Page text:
Love your iPad? You’ll love it a lot more when you’ve read through these strategies for improving your work and personal lives. There’s an app for that!


lucy and hamMy dog was bathed and groomed on Wednesday. On Thursday, I cooked a ham and left it to cool on the stovetop. There were workers in the house all day long and the dog was irritable and behaving badly. I went upstairs to check on work progress and heard a crash and a yelp and came downstairs to see my freshly bathed basset hound covered head to toe to belly in dripping ham juice with the broken glass roaster all around her (not to mention my ham). She was so shocked she didn’t know whether to lick the floor or herself. The groomer got a good laugh out of the story and at the miserable and greasy dog.

Then later on Thursday, I saw a story over at LexisNexis titled “In A Lurid Story Of E-Discovery And Ham, Magistrate Judge Tells Parties To Pay For A Forensic Expert To Sort Through The Data”. Coincidence? I think not. On the other hand, we do need to comment that while this is a light-hearted post, the potential traumatic impact of workplace sexual harassment and wrongful termination is very real, and not funny at all.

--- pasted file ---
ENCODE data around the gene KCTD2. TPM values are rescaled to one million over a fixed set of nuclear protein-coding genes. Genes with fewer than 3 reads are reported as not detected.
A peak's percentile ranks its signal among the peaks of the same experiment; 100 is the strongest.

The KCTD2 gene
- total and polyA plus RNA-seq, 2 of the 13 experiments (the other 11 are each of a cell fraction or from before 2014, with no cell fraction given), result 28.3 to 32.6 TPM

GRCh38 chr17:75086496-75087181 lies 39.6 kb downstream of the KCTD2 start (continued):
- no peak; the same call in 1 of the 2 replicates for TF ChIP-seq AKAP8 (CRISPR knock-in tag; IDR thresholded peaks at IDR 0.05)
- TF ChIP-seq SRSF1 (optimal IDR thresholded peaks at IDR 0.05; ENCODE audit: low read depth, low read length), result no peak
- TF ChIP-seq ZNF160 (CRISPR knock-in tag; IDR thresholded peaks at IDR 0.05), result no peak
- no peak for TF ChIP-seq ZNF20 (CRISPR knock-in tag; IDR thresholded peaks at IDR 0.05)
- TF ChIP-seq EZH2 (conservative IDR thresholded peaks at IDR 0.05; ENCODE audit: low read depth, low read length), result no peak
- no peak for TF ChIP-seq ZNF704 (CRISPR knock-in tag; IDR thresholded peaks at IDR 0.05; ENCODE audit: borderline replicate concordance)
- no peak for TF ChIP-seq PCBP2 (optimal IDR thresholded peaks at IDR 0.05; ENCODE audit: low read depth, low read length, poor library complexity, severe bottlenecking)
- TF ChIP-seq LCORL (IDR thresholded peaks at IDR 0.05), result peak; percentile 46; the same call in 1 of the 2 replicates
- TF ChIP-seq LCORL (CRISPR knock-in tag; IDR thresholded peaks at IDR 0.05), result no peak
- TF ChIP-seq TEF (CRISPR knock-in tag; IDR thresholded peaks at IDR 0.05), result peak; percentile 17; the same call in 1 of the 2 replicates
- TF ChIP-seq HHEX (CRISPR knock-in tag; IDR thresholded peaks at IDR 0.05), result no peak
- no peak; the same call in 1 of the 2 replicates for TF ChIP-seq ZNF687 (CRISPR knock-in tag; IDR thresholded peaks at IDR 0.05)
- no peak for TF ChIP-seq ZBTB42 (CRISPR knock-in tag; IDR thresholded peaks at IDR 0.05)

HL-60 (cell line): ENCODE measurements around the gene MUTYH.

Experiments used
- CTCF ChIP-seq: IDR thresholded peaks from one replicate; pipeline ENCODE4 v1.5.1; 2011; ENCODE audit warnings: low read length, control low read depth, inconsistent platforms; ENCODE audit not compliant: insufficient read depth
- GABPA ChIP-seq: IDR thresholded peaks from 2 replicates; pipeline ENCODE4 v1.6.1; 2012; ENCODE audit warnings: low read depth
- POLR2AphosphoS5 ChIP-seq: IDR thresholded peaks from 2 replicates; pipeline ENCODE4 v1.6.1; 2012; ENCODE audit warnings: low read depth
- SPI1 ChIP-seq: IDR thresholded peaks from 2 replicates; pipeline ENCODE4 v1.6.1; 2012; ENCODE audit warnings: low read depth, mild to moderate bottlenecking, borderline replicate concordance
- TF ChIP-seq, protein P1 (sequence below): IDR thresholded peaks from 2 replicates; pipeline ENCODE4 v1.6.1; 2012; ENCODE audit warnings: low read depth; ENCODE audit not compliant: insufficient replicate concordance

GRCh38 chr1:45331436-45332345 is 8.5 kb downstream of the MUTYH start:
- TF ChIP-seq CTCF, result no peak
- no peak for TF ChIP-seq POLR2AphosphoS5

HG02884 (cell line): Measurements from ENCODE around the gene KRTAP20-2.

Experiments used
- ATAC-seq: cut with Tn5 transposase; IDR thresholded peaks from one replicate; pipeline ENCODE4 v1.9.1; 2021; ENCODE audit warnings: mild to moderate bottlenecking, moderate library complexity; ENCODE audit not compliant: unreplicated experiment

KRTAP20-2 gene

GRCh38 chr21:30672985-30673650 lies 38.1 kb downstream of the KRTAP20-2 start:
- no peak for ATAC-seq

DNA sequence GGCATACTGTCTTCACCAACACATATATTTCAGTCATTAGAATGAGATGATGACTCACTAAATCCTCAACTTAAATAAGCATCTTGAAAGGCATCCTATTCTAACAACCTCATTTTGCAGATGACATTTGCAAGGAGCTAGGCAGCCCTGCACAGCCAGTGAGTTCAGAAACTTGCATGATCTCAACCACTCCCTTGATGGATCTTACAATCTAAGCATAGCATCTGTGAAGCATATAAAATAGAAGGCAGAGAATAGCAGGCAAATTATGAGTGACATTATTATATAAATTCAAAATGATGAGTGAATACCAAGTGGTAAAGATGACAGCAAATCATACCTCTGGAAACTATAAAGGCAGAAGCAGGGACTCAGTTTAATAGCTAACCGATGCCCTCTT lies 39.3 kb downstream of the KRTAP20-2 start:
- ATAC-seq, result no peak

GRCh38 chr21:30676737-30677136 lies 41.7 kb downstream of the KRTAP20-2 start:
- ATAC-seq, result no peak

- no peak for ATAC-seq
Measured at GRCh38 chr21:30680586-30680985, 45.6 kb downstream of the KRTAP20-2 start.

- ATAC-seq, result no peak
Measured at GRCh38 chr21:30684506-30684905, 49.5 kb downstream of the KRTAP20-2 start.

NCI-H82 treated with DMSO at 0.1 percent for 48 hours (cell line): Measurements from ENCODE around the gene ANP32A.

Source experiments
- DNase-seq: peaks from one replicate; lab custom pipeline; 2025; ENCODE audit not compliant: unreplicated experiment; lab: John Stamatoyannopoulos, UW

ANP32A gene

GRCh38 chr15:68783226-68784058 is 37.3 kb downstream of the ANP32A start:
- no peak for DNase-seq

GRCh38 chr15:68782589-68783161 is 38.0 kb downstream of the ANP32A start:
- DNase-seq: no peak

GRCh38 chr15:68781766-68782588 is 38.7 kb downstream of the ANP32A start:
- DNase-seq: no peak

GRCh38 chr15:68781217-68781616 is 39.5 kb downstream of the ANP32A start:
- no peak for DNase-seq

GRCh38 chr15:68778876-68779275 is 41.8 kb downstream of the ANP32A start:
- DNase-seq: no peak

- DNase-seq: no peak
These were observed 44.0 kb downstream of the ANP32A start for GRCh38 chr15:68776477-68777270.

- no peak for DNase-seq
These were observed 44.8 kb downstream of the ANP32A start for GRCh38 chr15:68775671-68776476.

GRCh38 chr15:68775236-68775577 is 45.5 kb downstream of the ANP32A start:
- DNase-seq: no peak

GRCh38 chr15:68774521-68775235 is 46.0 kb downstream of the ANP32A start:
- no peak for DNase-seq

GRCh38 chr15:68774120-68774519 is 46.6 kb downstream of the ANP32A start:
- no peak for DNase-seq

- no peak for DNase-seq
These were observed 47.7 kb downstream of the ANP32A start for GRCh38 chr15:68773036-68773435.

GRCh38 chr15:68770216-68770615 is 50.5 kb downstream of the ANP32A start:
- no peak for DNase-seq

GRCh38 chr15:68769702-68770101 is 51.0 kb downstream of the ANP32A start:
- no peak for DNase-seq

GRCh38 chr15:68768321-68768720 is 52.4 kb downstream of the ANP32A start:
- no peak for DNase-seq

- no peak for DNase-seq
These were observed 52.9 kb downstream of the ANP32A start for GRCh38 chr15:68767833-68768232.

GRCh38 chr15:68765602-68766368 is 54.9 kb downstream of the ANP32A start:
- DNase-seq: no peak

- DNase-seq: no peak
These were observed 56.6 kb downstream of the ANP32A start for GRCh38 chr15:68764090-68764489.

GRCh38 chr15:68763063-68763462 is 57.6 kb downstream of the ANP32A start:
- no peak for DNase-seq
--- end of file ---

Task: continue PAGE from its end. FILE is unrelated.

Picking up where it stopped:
In this “lurid” tale of the HoneyBaked Ham company and allegations of both sexual harassment and retaliation–there are multiple elements to consider in the EEOC-filed class action suit against HoneyBaked Ham: social media, workplace climate, the emotional impact of victimization, pejorative labels, sexual harassment, retaliation, and what is private and what is not. HoneyBaked Ham wanted to assess the Facebook account activity of female members of the class action suit and told the judge they thought there would be relevant Defense information to be found via an e-discovery process on those Facebook pages. The judge agreed to the Defense request for e-discovery: